Acta Vet. Brno 2011, 80: 331-336

An outbreak of bluetongue virus serotype 9 in Southern Croatia

Eddy Listeš1, Sanja Bosnić2, Miroslav Benić2, Josip Madić3, Željko Cvetnić2, Mirko Lojkić2, Sanja Šeparović4, Ankica Labrović4, Giovanni Savini5

1Croatian Veterinary Institute, Regional Veterinary Institute Split, Croatia
2Croatian Veterinary Institute, Zagreb, Croatia
3Department of Microbiology and Infectious Diseases, Faculty of Veterinary Medicine, University of Zagreb, Croatia
4Ministry of Agriculture, Fisheries, and Rural Development, Department of Veterinary Service, Zagreb, Croatia
5Istituto Zooprofilattico Sperimentale dell’Abruzzo e Molise “G. Caporale”, Teramo, Italy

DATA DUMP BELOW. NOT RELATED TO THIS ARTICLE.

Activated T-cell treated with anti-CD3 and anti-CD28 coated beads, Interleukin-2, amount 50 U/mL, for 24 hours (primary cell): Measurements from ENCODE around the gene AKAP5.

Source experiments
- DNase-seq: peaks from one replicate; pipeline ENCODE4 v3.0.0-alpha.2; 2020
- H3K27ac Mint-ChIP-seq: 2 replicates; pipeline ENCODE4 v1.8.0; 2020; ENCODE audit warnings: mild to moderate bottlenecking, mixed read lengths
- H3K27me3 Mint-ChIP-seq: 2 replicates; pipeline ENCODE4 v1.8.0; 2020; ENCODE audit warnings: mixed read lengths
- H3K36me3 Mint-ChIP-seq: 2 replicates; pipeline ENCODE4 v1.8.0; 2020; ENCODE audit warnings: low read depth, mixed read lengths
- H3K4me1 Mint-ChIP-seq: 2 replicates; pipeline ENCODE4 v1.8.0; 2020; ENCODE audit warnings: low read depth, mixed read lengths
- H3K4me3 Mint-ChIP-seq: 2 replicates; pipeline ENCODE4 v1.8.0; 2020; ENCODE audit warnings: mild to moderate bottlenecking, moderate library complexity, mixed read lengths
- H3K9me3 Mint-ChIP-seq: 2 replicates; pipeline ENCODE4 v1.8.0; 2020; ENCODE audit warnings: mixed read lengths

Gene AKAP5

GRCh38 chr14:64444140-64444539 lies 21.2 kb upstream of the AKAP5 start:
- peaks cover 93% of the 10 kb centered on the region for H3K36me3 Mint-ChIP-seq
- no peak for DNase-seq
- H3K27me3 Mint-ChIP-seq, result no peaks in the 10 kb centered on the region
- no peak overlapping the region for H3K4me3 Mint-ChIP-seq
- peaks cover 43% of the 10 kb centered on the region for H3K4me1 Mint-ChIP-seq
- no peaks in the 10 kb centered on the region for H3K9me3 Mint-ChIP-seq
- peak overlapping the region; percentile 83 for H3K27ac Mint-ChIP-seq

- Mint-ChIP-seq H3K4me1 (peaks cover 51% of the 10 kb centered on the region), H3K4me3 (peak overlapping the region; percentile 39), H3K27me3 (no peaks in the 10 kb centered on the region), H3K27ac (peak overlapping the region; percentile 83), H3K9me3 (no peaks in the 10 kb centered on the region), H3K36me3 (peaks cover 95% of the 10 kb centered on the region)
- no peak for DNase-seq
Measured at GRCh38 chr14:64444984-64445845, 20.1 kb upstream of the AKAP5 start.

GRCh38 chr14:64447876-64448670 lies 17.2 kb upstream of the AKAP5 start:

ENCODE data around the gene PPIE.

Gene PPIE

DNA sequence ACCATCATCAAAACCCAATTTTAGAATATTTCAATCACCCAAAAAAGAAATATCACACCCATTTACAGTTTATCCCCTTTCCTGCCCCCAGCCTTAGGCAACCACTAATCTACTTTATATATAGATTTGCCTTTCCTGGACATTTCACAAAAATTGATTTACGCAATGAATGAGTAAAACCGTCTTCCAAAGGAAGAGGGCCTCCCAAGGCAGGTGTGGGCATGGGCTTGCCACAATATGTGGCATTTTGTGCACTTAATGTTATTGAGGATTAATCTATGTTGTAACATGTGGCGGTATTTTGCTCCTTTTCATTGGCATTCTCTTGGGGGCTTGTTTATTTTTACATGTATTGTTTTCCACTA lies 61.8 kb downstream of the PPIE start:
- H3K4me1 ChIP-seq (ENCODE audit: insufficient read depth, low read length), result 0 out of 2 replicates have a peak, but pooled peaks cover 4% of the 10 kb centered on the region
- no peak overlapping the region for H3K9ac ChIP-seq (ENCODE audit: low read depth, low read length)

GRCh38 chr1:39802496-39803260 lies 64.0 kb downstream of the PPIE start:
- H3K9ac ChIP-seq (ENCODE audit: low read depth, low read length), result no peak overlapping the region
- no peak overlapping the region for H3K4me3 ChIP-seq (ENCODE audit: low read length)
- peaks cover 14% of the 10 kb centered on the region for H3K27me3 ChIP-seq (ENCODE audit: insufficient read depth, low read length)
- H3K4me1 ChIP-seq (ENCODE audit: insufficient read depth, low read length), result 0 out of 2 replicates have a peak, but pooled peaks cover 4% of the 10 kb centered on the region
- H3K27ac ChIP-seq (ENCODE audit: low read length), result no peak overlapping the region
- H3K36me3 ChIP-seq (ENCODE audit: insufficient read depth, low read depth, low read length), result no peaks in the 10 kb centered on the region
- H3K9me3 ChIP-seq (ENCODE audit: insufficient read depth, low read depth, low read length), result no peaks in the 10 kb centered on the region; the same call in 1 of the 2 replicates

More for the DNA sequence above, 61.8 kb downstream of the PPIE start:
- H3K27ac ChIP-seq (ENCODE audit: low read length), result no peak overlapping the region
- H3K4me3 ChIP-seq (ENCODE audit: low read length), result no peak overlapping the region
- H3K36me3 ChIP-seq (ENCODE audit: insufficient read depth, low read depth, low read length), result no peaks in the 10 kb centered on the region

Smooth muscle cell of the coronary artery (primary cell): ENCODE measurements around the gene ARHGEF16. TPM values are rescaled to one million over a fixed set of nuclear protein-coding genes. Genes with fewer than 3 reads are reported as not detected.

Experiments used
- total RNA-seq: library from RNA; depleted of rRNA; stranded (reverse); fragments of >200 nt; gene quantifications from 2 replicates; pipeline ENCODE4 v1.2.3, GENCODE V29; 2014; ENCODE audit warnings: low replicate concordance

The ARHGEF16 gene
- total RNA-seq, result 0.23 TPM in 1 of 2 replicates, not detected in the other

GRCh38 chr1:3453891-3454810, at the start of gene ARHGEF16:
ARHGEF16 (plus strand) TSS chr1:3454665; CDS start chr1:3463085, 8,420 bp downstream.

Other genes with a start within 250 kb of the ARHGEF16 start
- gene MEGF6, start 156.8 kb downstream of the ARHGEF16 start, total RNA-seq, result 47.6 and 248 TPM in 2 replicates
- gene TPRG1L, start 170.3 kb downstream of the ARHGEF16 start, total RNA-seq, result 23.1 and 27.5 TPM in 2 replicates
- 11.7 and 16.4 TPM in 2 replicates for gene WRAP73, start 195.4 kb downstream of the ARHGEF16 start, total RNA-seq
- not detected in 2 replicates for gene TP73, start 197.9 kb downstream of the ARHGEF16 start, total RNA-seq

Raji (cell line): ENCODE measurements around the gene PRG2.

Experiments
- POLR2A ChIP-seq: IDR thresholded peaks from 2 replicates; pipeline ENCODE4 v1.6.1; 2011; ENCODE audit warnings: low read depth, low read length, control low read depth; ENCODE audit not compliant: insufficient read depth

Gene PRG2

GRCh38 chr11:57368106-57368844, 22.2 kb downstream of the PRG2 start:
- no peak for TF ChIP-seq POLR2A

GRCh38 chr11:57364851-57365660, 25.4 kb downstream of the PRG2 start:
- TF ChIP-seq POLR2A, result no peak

The aim of this study was to provide a description of the first epidemic of bluetongue and the first survey on midges of the genus Culicoides in Croatia. Clinical signs were firstly observed on November 2001 in sheep in Konavle, Dubrovnik – Neretva County. During this epizootic the overall sheep morbidity and mortality were 5.2% (95% confidence interval (c.i.), 4.1-6.6%) and 2.29% (95% c.i., 1.6-3.3%), respectively. After the outbreak, 3,318 serum samples of ruminants from 53 villages of the Dubrovnik – Neretva County were examined for bluetongue virus (BTV) antibodies by competitive enzyme-linked immunosorbent assay (cELISA). In forty nine (92.45%, 95% c.i., 82.11-96.92%) of the 53 villages, animals with antibodies against bluetongue virus were found. In particular, a total of 178 cattle (49.86%, 95% c.i., 44.7-55.0%), 174 sheep (13.72%, 95% c.i., 11.9-15.7%) and 270 goats (15.95%, 95% c.i., 14.3-17.8%) were seropositive. Antibodies to bluetongue virus serotype 9 were detected in 212 positive sera by serum neutralization test. The percentage of positive animals decreased (P > 0.05) from the east to the west suggesting a possible east westward spreading of BTV infection. Fourteen light-trap midge collections from seven different sites were examined. Of the 4872 Culicoides spp. collected, 4,492 (92%, 95% c.i., 91.4-92.9%) of them belonged to the species of Obsoletus complex. This study showed for the first time that a pathogenic strain of BTV-9, probably from Montenegro, entered Croatia causing disease and death in local sheep and that C. obsoletus and C. scoticus were likely the major vectors of infection.


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